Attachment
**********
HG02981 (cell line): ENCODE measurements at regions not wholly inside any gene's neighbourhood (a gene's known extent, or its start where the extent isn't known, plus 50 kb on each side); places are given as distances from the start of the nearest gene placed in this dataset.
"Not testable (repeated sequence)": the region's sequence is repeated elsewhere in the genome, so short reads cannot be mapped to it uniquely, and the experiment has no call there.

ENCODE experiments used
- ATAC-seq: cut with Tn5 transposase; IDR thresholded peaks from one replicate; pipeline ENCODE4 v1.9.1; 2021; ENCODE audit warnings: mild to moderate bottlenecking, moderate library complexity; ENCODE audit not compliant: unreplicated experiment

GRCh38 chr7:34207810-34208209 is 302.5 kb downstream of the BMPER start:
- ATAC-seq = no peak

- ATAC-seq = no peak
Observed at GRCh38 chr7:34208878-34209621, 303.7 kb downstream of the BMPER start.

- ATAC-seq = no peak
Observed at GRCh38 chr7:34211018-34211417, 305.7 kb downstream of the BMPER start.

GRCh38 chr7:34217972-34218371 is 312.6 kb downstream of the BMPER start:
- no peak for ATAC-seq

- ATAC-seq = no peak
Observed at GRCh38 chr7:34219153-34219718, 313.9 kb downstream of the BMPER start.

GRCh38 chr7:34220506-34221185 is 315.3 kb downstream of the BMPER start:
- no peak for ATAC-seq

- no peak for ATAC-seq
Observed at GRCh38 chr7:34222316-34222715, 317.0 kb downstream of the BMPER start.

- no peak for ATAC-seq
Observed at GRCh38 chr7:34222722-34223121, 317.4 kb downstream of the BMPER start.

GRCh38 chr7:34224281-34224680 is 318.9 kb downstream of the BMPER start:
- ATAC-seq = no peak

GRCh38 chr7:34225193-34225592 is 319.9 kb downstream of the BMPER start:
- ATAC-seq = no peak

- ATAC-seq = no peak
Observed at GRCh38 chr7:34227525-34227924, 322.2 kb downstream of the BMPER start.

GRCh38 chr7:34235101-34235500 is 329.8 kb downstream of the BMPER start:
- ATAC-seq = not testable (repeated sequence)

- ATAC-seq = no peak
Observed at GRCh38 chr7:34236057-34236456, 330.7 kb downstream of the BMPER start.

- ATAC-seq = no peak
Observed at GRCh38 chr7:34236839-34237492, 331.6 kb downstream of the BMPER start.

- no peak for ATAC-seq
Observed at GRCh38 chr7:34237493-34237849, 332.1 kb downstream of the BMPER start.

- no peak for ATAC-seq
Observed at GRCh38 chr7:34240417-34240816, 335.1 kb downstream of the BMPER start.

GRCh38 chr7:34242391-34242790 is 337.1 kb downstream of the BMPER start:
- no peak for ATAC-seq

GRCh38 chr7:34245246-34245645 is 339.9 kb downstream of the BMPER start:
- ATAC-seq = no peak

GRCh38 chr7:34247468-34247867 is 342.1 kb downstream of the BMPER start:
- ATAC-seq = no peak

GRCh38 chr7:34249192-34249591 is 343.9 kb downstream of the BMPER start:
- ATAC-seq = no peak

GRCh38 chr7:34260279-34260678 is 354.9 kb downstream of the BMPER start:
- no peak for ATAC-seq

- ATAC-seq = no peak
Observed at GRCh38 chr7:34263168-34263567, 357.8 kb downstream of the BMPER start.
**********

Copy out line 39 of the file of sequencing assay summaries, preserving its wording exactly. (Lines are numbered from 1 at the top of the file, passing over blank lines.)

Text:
GRCh38 chr7:34245246-34245645 is 339.9 kb downstream of the BMPER start: